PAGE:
If carbon monoxide is detected in the home, the fireplace will automatically shut off. Similarly, if oxygen levels drop to an unsafe level, the fireplace will also be automatically shut off.

But if ventless fireplaces have these safety mechanisms built-in, then what’s the big deal? Why ban or even restrict them? Given what we just learned, aren’t ventless fireplaces perfectly safe?

Can Ventless Fireplaces Make You Sick?

On one side of this issue, the ventless fireplace industry says that ventless fireplaces are perfectly safe, so long as they are installed and used according to manufacturer instructions, “which is important for all home appliances.”

But on the other side of this issue, the American Lung Association has a pretty clear opinion: “Never use unvented appliances”, they say.

There are a few reasons that safety remains a concern for ventless fireplaces.

First of all, the ventless fireplace industry mentioned that not every fireplace owner follows the instructions in the letter. In a University of Illinois study of 30 homes equipped with ventless fireplaces, half of the homeowners didn’t follow the exact operating instructions of their fireplaces, and, as a result, the carbon monoxide levels of 20% of those homes were higher than what the EPA considers safe.

Additionally, many ventless fireplaces don’t come equipped with a carbon monoxide detector. Carbon monoxide is odorless and deadly. Without a detector, a person wouldn’t even know they were being poisoned.

And even among the models that do include carbon monoxide detectors, those detectors often aren’t enough. While the World Health Organization recommends no more than one hour of carbon monoxide (CO) exposure at concentrations of 26 ppm or more, the common Kidde CO detector won’t go off until ten hours of CO exposure at a concentration of 40 ppm.

Most home CO detectors are built only to detect very high levels of carbon monoxide—so if your ventless fireplace is only poisoning you slowly, your detector won’t let you know.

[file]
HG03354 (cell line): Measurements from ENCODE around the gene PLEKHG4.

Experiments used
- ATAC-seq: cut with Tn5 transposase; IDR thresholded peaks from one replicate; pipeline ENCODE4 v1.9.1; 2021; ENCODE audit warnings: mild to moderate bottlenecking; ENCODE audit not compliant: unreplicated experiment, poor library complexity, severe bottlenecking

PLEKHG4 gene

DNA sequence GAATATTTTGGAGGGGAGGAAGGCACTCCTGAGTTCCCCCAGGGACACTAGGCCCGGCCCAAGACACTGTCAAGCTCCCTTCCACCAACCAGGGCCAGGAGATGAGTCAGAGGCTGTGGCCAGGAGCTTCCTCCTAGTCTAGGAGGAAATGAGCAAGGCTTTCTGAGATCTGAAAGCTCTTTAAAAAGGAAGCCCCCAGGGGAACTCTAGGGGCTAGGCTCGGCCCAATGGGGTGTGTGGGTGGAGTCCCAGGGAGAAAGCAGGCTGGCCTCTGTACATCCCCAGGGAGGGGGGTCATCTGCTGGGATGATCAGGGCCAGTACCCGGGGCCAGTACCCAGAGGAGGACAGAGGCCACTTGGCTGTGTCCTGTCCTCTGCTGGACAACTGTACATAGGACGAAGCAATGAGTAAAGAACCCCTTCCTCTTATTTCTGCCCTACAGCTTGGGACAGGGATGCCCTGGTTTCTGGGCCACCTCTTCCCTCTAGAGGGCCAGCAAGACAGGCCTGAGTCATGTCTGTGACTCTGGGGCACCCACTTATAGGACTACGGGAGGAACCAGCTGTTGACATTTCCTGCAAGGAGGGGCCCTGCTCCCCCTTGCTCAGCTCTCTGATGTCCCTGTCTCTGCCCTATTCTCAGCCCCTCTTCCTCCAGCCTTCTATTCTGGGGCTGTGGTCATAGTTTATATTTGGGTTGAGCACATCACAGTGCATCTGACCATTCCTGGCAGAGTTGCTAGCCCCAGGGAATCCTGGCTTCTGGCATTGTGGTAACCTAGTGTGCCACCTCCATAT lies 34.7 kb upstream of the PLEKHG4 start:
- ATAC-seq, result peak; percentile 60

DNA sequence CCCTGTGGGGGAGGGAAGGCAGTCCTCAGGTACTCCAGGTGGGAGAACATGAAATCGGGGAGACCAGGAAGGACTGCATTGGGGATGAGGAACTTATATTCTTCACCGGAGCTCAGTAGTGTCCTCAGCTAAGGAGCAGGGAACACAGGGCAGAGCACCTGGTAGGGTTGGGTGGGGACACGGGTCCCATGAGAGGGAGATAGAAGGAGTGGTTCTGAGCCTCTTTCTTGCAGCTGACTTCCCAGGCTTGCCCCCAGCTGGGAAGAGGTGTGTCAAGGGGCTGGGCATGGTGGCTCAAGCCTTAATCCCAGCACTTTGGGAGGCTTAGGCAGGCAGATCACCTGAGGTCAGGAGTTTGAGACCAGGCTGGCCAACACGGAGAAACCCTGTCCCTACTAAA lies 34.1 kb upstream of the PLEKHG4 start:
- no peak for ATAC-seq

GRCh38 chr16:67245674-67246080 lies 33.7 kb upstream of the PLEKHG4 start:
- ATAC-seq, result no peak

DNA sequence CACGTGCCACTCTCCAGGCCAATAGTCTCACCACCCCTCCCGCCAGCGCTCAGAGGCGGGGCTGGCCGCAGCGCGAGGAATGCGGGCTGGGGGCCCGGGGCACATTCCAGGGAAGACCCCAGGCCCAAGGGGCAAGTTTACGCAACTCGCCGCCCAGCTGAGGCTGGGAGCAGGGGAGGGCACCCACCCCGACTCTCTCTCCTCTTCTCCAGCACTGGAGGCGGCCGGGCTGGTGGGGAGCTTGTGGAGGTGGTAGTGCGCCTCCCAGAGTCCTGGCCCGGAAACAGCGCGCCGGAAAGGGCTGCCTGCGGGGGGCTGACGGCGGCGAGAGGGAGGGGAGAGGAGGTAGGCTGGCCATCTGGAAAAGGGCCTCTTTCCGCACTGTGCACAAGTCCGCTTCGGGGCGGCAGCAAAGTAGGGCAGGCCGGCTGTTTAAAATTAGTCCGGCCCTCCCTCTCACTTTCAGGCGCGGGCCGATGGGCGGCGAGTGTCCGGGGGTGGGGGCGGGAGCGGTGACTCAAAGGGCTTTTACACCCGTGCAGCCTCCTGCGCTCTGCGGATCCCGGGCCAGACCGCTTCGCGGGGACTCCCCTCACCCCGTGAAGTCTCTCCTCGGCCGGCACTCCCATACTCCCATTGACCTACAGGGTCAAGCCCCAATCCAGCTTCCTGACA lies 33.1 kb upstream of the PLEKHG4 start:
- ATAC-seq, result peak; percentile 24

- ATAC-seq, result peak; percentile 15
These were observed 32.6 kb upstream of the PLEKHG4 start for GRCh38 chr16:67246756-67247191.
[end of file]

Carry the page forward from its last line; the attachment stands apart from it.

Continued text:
According to people opposed to the use of ventless fireplaces, another risky gas emitted by them is, as strange as this might sound, water vapor.

Now, what you’re probably thinking is correct: water is not poisonous to humans (not even to pets). But what is poisonous is mold, which this extra water vapor can cause. The vapor turns into water on cold surfaces in your home, and there, mold can grow. In addition to being a health risk, mold can damage clothes, books, and even the structure of your home.

However, the ventless fireplace industry says that the water vapor released by a ventless fireplace is not enough to cause mold, citing research that indicates that for 99% of US homes, ventless fireplaces don’t release enough water vapor to result in mold.

Some manufacturers recommend that you use your ventless fireplace with an open window. But then the efficiency of the ventless fireplace—one of its main advantages—literally goes out the window. Essentially, instead of a fireplace with a built-in, precise vent, you’ll be manually venting your whole room with the window.

Can Ventless Fireplaces Be Converted to Vented?

No, ventless fireplaces cannot be converted to vented. The two are completely different machines, and a ventless fireplace is not designed in a way that allows vents to be added to it.

All you can do is replace the ventless fireplace with a completely new, vented one. You can consider it an upgrade.

If you use unvented logs in a universal unvented fireplace, the logs might be reusable in a new vented fireplace.

Need More Help?

You can always ask us here at Fireplace Tips, but you should know the other resources available to you! Here are the resources we recommend.

  • Chimney Safety Institute of North America (CSIA): The CSIA is your BEST resource for fireplace and chimney safety at home. They’re a non-profit governed by a volunteer board of directors dedicated to the education, training, and certification of chimney and industry related professionals.
  • Self-Sufficiency and Off-Grid: If you’re like me and passionate about off-grid and self-sufficiency, see my number 1 resource—Abundance Plus. Check out their Frugal Homesteading Course on growing 90% of your own food. Get 7-days free and 10% off with the code: TYLER10